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Tasered dog walker awarded $50,000


Remember that California man who was shot with a stun gun by a National Park Service ranger who stopped him for walking his dogs off leash?

Gary Hesterberg may not have been entirely in the right when he sassed the park ranger and refused to give her his name, but the ranger was definitely in the wrong when she zapped him with her stun gun when he tried to leave the scene, a federal judge has ruled.

Judge Jacqueline Scott Corley ruled that Ranger Sarah Cavallaro used unlawful and unreasonable force, and she awarded Hesterberg $50,000 in damages for physical and mental suffering, the San Francisco Chronicle reports.

The incident unfolded on the afternoon of Jan. 29, 2012, when Hesterberg, 50, of Montara took his two dogs on a hike in the Rancho Corral de Tierra open space. Both dogs — a beagle named Jack and a rat terrier named JoJo — had been there many times before, and often walked unleashed.

While the Rancho had always had rules that dogs be kept on-leash, they’d never been too heavily enforced.

But when the land was acquired by the Golden Gate National Recreation Area, the park service made plans to change that, and ranger Cavallaro had been assigned to start spreading the word that day that stricter enforcement was coming.

When Cavallaro stopped Hesterberg to talk to him about the new rules, the conversation grew heated. Hesterberg said in court that he gave the ranger a fake last name because he didn’t “want to be placed on some offending dog walker … list.”

Hesterberg questioned Cavallaro’s authority and told the ranger he was leaving. She pointed her stun gun at him and told him to stay put.

When Hesterburg turned to leave. Cavallaro fired, hitting him in the back and buttocks. He was arrested on suspicion of failing to obey a lawful order, keeping dogs off-leash and providing false information, but San Mateo County prosecutors declined to file charges.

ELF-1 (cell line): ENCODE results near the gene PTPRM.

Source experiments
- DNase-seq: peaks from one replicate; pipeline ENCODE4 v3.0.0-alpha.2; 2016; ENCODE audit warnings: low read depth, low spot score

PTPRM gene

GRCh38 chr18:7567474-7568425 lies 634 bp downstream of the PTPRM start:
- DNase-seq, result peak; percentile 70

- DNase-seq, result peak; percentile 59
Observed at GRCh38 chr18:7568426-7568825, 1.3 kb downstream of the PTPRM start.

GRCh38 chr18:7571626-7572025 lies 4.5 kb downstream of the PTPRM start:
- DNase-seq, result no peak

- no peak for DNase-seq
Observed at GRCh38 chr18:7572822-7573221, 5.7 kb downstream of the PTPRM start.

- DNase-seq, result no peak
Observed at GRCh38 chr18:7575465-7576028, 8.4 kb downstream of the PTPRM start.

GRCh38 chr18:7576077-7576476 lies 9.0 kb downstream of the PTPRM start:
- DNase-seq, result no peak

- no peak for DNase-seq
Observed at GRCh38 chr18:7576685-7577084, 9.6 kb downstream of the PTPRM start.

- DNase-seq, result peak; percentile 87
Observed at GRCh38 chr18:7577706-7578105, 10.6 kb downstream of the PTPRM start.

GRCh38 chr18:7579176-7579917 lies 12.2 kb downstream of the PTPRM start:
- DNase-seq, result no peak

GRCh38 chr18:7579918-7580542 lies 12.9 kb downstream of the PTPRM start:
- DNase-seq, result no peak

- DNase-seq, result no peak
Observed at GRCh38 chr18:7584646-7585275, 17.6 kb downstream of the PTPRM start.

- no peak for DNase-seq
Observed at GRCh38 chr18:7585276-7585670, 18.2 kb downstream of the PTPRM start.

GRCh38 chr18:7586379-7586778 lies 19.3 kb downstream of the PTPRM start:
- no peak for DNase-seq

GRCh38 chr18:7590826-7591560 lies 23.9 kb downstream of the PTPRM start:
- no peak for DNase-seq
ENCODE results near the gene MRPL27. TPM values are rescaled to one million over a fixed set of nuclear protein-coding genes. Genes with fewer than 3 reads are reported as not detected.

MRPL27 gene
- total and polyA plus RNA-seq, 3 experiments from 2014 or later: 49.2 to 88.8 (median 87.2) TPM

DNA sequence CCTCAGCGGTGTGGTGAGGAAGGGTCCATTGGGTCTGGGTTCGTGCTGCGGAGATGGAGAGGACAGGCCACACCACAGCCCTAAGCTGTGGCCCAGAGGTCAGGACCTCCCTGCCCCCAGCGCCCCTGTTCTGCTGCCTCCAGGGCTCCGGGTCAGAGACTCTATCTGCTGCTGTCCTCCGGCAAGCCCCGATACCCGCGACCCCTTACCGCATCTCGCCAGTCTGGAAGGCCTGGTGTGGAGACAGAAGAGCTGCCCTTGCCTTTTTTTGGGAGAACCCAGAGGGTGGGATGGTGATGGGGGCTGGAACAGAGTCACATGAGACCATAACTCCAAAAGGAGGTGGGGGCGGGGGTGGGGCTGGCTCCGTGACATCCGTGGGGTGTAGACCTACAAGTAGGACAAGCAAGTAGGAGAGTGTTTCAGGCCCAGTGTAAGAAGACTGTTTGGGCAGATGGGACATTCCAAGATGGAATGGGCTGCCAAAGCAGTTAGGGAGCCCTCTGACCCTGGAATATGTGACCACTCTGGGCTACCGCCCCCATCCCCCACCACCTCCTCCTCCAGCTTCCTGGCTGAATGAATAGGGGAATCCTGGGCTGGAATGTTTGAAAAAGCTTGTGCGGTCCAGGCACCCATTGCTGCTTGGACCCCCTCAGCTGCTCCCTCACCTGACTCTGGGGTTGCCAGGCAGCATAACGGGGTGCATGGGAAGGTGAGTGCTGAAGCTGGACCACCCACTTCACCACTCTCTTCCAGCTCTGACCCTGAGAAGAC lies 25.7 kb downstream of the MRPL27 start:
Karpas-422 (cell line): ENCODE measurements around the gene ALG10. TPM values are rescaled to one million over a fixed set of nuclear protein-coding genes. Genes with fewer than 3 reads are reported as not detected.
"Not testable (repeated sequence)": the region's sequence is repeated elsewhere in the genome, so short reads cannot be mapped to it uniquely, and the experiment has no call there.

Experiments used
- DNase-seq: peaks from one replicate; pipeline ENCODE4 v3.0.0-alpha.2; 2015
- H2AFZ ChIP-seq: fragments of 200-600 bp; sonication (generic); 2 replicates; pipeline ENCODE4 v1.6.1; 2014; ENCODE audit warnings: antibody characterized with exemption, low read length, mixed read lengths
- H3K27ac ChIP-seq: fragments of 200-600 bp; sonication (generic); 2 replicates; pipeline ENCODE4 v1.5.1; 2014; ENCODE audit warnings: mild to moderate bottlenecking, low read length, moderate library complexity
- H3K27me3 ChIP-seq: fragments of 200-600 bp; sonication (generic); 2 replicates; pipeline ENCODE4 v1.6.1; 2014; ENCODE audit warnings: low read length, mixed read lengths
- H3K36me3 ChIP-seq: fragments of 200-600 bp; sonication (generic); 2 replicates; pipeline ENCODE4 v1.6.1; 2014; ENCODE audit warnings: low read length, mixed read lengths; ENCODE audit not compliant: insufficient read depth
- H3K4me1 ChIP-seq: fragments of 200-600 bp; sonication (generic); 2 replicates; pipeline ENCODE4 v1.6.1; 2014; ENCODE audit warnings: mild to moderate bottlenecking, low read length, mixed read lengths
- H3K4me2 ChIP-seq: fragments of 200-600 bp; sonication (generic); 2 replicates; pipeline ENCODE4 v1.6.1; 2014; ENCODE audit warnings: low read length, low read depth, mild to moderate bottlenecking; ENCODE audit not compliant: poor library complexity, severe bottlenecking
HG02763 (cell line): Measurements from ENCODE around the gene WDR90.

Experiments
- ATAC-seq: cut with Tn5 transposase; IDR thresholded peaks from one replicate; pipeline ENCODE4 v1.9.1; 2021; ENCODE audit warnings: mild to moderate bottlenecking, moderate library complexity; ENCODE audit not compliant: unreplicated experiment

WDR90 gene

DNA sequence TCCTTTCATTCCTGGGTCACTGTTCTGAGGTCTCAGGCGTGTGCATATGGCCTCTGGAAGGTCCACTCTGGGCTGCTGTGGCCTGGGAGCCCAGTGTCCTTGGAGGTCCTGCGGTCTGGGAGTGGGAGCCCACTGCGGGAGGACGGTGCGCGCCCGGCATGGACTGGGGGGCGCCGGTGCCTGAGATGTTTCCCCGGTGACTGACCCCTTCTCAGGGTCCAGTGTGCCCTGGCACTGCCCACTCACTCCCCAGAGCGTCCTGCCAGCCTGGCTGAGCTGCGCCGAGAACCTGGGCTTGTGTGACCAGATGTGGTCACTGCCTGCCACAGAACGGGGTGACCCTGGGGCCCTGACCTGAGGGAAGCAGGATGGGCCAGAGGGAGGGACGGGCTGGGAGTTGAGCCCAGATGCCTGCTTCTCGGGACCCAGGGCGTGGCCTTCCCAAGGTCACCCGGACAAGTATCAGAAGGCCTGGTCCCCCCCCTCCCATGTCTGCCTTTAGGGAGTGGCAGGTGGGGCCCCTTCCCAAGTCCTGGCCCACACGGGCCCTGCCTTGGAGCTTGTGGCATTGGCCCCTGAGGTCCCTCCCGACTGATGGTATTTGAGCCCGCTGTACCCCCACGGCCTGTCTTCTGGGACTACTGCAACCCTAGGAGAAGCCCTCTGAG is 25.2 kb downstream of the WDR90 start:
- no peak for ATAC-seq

In her ruling, the judge found that Hesterberg, though uncooperative, never posed an immediate threat to Cavallaro, and that the circumstances didn’t justify the ranger’s use of force.

(Photo: San Francisco Chronicle)


Comment from Miss Jan
Time October 13, 2014 at 3:45 pm

I guess I was hoping for two things: some sort of follow up on just why park rangers are allowed to use deadly force (and if so what kind of law enforcement training they must have so that this doesn’t happen again); two – whether the park ranger was prosecuted for what appears from local news reports to be only the most recent in a long documented string of inappropriate use of force and confrontational behavior (and why she still apparently has her job!!!). There is much more to this story than a simple award of pain-and-suffering damages and it has to do with the increasing militarization of any kind of authority – even “park ranger.”

Comment from Jen Brighton
Time October 14, 2014 at 2:00 pm

I remember this incident. Thanks for the update. I thought tasering the guy was a little much considering he was walking away and not going towards her to attack her. Good to know the judge felt the same. Kudos to people who serve in law enforcement, but it seems some just should not be in that position of authority with any sort of weapon.

Comment from Sarahkate
Time October 15, 2014 at 1:07 pm

Jen: park rangers are not law enforcement.

I understand park ranger Cavallaro did not lose her job over this – she definitely should have. They just transferred her to another park – info I have says she’s now at the Grand Canyon. Question is why on earth are “park rangers” carrying deadly weapons? Hesterberg had a heart condition, she could easily have killed him and there are widely documented news reports of people killed by tasers (did you know cop kills do not legally have to be formally reported? That’s why the only evidence of cops killing civilians continues to be in eyewitness and media reports).